Dedicated focus on equity: We seek out and highlight the underlying factors that limit equitable child opportunity and outcomes, and then identify points of intervention. For example, we examine the extent of Family and Medical Leave Act coverage across states for working parents, recognizing that parents’ time to attend to their children’s needs is a valuable resource that may not be available to parents of all racial/ethnic, immigrant, and socioeconomic backgrounds.
Focus on the importance of geography: Just as the racial and ethnic composition of the child population differs across the U.S., opportunities and inequities also differ by location, calling for a more tailored policy solution rather than a “one-size-fits-all” approach. In diversitydatakids.org, users can see and assess important differences across geographic space.
Accountability tool based on centralized information: The diversitydatakids.org website is the “go-to” source for information on the state of wellbeing and equity for children in the U.S., providing a centralized data hub that can help users become more informed advocates for equitable progress among all children.
Policy analysis: We conduct systematic reviews of policy using an equity perspective, providing not only a narrative policy analysis of the program’s design logic, capacity and research evidence, but also state-level policy indicators to measure whether the program has the capacity to adequately serve all eligible children. For instance, we review the available evidence of Head Start’s effectiveness in improving school readiness outcomes for vulnerable children, and also estimate the capacity of Head Start to serve low-income children of various racial/ethnic groups across states.
Wide and deep data coverage and customizability: Our indicators span multiple domains (education, housing, health and more), up to seven geographies (from nation to neighborhood) and multiple time periods. Users can examine data by race/ethnicity, customize queries and produce a range of data reports.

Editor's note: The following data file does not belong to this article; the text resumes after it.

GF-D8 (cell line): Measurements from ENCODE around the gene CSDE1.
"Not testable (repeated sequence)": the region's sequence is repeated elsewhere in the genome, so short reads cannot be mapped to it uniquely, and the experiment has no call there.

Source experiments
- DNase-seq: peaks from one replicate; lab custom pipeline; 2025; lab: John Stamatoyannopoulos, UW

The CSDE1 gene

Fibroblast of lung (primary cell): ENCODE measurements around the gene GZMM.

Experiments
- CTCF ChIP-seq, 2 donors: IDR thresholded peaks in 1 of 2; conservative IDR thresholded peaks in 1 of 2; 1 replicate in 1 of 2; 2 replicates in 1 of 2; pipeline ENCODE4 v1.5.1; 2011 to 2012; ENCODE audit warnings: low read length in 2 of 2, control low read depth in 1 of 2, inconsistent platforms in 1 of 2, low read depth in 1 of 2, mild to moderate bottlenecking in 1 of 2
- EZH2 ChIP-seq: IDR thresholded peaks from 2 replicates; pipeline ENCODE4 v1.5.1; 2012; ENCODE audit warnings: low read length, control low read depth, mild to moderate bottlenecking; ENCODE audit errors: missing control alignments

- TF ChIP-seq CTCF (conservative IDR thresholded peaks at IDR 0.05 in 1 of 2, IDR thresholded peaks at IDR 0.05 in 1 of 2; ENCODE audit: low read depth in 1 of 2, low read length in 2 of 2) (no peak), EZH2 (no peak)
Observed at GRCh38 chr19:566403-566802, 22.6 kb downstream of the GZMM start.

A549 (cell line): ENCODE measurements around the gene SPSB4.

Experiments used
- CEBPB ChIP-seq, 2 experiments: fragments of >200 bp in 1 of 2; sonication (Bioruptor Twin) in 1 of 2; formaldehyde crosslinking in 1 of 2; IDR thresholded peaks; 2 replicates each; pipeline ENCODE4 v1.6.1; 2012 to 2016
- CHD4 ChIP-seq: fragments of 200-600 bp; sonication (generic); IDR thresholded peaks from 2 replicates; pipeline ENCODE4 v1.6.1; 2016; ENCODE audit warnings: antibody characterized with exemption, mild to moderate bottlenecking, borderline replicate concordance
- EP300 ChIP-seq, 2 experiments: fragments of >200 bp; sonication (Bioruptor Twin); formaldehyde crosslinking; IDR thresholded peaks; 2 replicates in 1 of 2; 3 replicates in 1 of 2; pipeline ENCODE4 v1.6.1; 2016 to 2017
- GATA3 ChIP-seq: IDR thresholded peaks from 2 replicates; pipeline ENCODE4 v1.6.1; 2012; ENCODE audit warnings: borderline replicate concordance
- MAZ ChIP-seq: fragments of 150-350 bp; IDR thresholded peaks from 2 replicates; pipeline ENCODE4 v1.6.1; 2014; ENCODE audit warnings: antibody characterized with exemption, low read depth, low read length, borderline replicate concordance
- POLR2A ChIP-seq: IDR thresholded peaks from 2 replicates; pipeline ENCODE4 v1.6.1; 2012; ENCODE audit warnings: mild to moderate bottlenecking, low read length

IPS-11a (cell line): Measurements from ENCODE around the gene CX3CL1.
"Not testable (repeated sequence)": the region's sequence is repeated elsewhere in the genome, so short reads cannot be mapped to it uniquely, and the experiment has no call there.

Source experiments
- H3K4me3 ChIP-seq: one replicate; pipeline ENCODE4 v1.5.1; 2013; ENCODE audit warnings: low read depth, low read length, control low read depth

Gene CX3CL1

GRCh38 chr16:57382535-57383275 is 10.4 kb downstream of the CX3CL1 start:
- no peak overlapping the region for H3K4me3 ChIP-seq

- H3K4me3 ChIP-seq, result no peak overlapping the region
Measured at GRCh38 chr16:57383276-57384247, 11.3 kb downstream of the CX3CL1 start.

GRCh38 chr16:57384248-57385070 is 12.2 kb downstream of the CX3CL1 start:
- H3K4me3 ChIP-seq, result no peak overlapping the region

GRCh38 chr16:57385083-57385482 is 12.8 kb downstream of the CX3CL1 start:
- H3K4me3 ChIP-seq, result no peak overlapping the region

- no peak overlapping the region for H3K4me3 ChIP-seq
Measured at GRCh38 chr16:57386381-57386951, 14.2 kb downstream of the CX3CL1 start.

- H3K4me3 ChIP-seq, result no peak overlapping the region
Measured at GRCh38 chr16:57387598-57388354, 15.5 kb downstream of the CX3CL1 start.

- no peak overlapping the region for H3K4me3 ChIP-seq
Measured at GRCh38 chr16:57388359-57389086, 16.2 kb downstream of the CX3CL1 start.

Unique indicators: In addition to providing hundreds of standard indicators broken down by race and ethnicity, we provide unique equity-focused indicators of known structural factors that influence disparities in opportunities for healthy child development. For example, we examine the level of school segregation across metropolitan areas, large cities and large school districts, and provide a new, child-focused neighborhood opportunity index for each neighborhood in the 100 largest metropolitan areas.
Documenting data gaps: We systematically identify important data gaps that limit the ability to track progress towards greater child equity and advocate for better data systems across sectors.
Query the database of child wellbeing and policy indicators by topic, by geographic area (national, state, county, metropolitan area, city, or school district) and by race/ethnicity;
Display the results of data queries through three website functions: customizable area profile reports, area ranking reports, and thematic maps;
Explore maps of child-focused opportunity indices for all neighborhoods in each of the 100 largest metropolitan areas and overlay the child population by race/ethnicity on these contextual maps of neighborhood opportunity;
Read equity-focused analyses of selected policy and program areas that are relevant to child wellbeing, for example, Head Start, and coming soon, Child Care Subsidies, Family and Medical Leave, and Housing Subsidies.
Read and share our infographics, briefs and reports featuring our rigorous data and policy analysis on issues of child wellbeing and equity.
Please visit our FAQs page for additional information about the diversitydatakids.org project.